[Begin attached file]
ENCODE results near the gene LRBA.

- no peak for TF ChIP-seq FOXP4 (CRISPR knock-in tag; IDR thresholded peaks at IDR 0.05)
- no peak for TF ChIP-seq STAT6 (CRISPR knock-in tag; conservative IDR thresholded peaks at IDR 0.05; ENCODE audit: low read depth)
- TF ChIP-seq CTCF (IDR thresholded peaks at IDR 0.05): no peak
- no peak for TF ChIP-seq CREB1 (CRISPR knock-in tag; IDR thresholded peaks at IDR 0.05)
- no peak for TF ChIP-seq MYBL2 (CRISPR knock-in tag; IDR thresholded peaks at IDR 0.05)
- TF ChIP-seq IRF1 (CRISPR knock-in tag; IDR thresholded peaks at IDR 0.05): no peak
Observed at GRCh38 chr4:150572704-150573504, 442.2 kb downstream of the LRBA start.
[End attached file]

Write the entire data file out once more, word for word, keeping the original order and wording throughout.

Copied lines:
ENCODE results near the gene LRBA.

- no peak for TF ChIP-seq FOXP4 (CRISPR knock-in tag; IDR thresholded peaks at IDR 0.05)
- no peak for TF ChIP-seq STAT6 (CRISPR knock-in tag; conservative IDR thresholded peaks at IDR 0.05; ENCODE audit: low read depth)
- TF ChIP-seq CTCF (IDR thresholded peaks at IDR 0.05): no peak
- no peak for TF ChIP-seq CREB1 (CRISPR knock-in tag; IDR thresholded peaks at IDR 0.05)
- no peak for TF ChIP-seq MYBL2 (CRISPR knock-in tag; IDR thresholded peaks at IDR 0.05)
- TF ChIP-seq IRF1 (CRISPR knock-in tag; IDR thresholded peaks at IDR 0.05): no peak
Observed at GRCh38 chr4:150572704-150573504, 442.2 kb downstream of the LRBA start.